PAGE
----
The Art of Introducing a Lesson
Often, the most challenging part of giving a lesson is getting the children excited and ready to learn. Here are seven strategies to ensure your presentation gets off to a good start.
1. Check your attitude: You need to believe in the value of what you're going to present. The children will smell your fear or hesitation a mile away. If a particular topic scares you, spend more time with it. Read, listen to podcasts, watch videos, use your hands to explore the concept, and find new ways of lo…
Connecting math, language, history and other academic subjects to your child's real-life experiences makes learning relevant, increases participation, and supports development. A hands-on home calendar is an ideal tool to learn and practice a variety of skills (whether you homeschool or not!). It also provides many opportunities for cultural explorations. Here's how we use it in our home... MATH: The first day of each month, I take down the calendar numbers, divide them into three piles (1-10…
Long Live the Short Chains
The Montessori Short Chains and Arrows pack a big learning punch and are often under-utilized. They're great for a homeschool environment because they don't take up any shelf space. Their initial purpose is to help the child first count linearly and then skip-count. But when your child is comfortable with these two concepts, you can use the chains for much more! Here are four ideas...
Find the number: Ask the child to set out the hundred chain with the corresponding arrows, while you c…
Unschooling: Soap Bubble Edition
Sometimes learning is what happens while you're busy decluttering the back patio...
My four-year-old found an old bubble wand and asked if we could make bubbles, so I googled this recipe and we set to work. She had a great time measuring, pouring and stirring, and she got to experience sugar disappearing in water to make a solution (yay, science and vocabulary!).
We were having so much fun blowing bubbles on our back patio that my seven-year-old decided to join the party. He wanted to see ho…
The Entitlement Myth
A few weeks into his first-grade year, my formerly sweet and relatively cooperative son began acting sassy, cocky, and entitled. Requests for help were met with groans and eye-rolls. Limits were countered with sighs and "whatever"s. We gave him the benefit of a doubt: Surely he was just imitating his older classmates' rude behaviors. Or maybe this was a misguided attempt at being more independent. All my friends' children were acting the same way, so it was probably a developmental phase.…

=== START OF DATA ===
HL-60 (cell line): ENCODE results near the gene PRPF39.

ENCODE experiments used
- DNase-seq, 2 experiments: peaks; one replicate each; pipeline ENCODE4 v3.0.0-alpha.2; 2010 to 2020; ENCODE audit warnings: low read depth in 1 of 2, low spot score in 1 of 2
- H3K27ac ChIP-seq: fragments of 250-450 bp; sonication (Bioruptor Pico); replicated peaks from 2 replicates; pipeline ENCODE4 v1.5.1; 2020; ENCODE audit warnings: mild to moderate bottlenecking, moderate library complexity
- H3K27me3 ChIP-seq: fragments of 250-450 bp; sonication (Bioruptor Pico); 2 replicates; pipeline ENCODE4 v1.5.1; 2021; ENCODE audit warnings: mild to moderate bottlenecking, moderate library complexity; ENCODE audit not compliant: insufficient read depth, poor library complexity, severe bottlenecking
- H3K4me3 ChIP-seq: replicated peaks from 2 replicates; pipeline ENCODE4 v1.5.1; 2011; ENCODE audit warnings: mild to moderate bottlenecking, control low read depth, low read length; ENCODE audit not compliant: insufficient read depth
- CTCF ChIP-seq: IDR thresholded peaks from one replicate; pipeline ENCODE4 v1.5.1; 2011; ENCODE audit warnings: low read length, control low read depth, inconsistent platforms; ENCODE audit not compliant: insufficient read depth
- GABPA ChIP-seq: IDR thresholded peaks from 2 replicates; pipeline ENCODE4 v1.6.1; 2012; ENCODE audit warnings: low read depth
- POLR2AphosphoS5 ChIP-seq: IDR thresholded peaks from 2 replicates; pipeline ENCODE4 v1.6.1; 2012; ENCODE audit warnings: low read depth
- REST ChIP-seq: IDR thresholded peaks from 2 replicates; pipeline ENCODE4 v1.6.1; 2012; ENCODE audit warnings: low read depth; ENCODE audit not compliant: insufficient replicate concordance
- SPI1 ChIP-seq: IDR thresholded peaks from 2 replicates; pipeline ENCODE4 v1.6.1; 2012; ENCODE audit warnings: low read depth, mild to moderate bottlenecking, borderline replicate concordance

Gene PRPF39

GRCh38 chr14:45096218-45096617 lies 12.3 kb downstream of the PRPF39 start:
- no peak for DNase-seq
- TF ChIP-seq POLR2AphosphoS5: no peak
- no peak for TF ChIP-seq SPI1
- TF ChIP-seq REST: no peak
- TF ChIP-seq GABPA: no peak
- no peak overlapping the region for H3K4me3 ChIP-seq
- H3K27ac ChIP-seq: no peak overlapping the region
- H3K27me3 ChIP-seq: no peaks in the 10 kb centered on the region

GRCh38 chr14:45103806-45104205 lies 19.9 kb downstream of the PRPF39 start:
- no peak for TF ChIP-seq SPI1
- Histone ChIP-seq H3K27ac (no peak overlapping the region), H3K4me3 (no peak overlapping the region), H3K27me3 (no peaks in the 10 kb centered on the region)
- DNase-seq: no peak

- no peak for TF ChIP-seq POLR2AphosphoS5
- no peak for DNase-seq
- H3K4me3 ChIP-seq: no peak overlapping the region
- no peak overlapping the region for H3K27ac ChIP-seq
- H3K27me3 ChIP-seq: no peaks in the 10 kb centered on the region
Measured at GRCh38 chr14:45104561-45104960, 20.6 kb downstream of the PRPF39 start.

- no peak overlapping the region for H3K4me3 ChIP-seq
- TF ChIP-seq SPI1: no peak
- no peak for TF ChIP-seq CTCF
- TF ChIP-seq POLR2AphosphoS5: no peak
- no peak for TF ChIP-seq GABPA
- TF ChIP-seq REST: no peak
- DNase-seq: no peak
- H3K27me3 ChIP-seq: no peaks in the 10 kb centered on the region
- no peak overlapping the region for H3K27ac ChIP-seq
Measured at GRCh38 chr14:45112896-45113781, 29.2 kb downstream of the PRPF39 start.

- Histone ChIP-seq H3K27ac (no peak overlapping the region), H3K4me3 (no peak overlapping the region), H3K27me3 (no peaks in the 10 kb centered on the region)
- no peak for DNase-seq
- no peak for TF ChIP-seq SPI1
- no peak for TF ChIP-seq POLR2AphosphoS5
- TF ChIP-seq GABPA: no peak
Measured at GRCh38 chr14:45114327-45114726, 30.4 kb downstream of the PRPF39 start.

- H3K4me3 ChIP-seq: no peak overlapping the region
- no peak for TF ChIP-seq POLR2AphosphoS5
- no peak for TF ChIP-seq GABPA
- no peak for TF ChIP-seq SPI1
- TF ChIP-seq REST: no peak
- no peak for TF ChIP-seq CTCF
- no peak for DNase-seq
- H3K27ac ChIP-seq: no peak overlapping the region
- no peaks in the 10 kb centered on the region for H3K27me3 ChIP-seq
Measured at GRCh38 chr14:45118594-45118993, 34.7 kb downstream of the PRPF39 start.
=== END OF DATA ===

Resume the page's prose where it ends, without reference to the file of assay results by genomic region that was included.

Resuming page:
An American friend and colleague who lives in Asia recently shared with me that her in-laws had moved out of her house. They had been very involved in raising her children, so I asked if she missed having the help. She texted back, "No. I'm forced to be the mom and it's what my kids want and what family is supposed to be."
As I sat staring at her words on my screen, the last seven years of my life - my entire parenthood journey - flashed before my eyes. I remembered how both times I had had…
If you're a teacher or homeschooling parent who uses checklists to encourage a child's organization and accountability, then you already know just how quickly checklists can turn into a battle of wills between adult and child. You also probably sense that checklists hinder freedom of choice. And you've surely noticed that checklists shift the focus of the child's work away from self-development and flow, and towards task completion and industrial efficiency.
While checklists can work beautifu…
Moon-tessori (haha, couldn't resist)
"You're great at this homeschooling thing because you're a teacher... I don't think I could do it because I don't know much about anything."
I can't tell you how many times I've heard this phrase since we started homeschooling two months ago, coming from the most capable and well-prepared mothers in my circle of friends. So here's a little secret... I don't know everything. Heck, I don't know most things! But I don't let that hold me back from learning and sharing with my children.
The "Annoying" Seven-Year-Old
Seven-year-old Zachary learned how to build a popscicle-stick catapult at a free library workshop last week. Over dinner that night, I "casually" asked my engineer husband if he knew the difference between a catapult and a trebuchet. A brief but interesting discussion ensued, and my son hung on to every word.
Sitting around the kitchen table after breakfast Monday morning, I asked Zachary: "What would you like to explore today?"
He pouted and crossed his arms. "Nothing."
I tried again. "Y…
Kingdom of the Sun
"Where do the names of the planets come from?", asked 7-year-old Zachary. I knew they were first named after Greek gods and then were changed to the equivalent Roman gods, but didn't know much else. Then I found Kingdom of the Sun, where we learned that Aristotle, the astronomer who originally gave the planets the names of Greek gods, "did his best to match the character the gods were supposed to have with what he knew about the planets - their speed, brightness, and color."
This sets the s…
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